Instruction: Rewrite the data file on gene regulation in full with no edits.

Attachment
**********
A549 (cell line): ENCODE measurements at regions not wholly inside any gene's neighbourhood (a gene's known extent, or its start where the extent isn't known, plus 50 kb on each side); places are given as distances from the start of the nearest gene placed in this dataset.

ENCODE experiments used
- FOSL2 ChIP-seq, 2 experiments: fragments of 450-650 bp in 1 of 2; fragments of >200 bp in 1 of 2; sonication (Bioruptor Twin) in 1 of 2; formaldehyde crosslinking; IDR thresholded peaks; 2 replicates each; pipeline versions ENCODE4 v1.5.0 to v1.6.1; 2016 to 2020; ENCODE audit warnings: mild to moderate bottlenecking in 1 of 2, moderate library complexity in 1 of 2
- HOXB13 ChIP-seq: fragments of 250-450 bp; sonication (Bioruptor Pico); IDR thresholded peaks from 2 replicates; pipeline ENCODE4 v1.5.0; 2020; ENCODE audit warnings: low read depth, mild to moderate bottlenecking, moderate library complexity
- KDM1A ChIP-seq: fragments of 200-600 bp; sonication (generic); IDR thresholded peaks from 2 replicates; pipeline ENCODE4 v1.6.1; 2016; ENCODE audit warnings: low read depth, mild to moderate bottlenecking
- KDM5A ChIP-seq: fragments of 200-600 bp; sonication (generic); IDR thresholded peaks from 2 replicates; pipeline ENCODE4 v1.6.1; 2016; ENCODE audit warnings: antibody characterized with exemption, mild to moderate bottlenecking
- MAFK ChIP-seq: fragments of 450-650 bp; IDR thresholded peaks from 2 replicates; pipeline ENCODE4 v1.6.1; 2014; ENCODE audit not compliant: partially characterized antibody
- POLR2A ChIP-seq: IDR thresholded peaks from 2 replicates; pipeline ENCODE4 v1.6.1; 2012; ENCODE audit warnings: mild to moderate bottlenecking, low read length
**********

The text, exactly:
A549 (cell line): ENCODE measurements at regions not wholly inside any gene's neighbourhood (a gene's known extent, or its start where the extent isn't known, plus 50 kb on each side); places are given as distances from the start of the nearest gene placed in this dataset.

ENCODE experiments used
- FOSL2 ChIP-seq, 2 experiments: fragments of 450-650 bp in 1 of 2; fragments of >200 bp in 1 of 2; sonication (Bioruptor Twin) in 1 of 2; formaldehyde crosslinking; IDR thresholded peaks; 2 replicates each; pipeline versions ENCODE4 v1.5.0 to v1.6.1; 2016 to 2020; ENCODE audit warnings: mild to moderate bottlenecking in 1 of 2, moderate library complexity in 1 of 2
- HOXB13 ChIP-seq: fragments of 250-450 bp; sonication (Bioruptor Pico); IDR thresholded peaks from 2 replicates; pipeline ENCODE4 v1.5.0; 2020; ENCODE audit warnings: low read depth, mild to moderate bottlenecking, moderate library complexity
- KDM1A ChIP-seq: fragments of 200-600 bp; sonication (generic); IDR thresholded peaks from 2 replicates; pipeline ENCODE4 v1.6.1; 2016; ENCODE audit warnings: low read depth, mild to moderate bottlenecking
- KDM5A ChIP-seq: fragments of 200-600 bp; sonication (generic); IDR thresholded peaks from 2 replicates; pipeline ENCODE4 v1.6.1; 2016; ENCODE audit warnings: antibody characterized with exemption, mild to moderate bottlenecking
- MAFK ChIP-seq: fragments of 450-650 bp; IDR thresholded peaks from 2 replicates; pipeline ENCODE4 v1.6.1; 2014; ENCODE audit not compliant: partially characterized antibody
- POLR2A ChIP-seq: IDR thresholded peaks from 2 replicates; pipeline ENCODE4 v1.6.1; 2012; ENCODE audit warnings: mild to moderate bottlenecking, low read length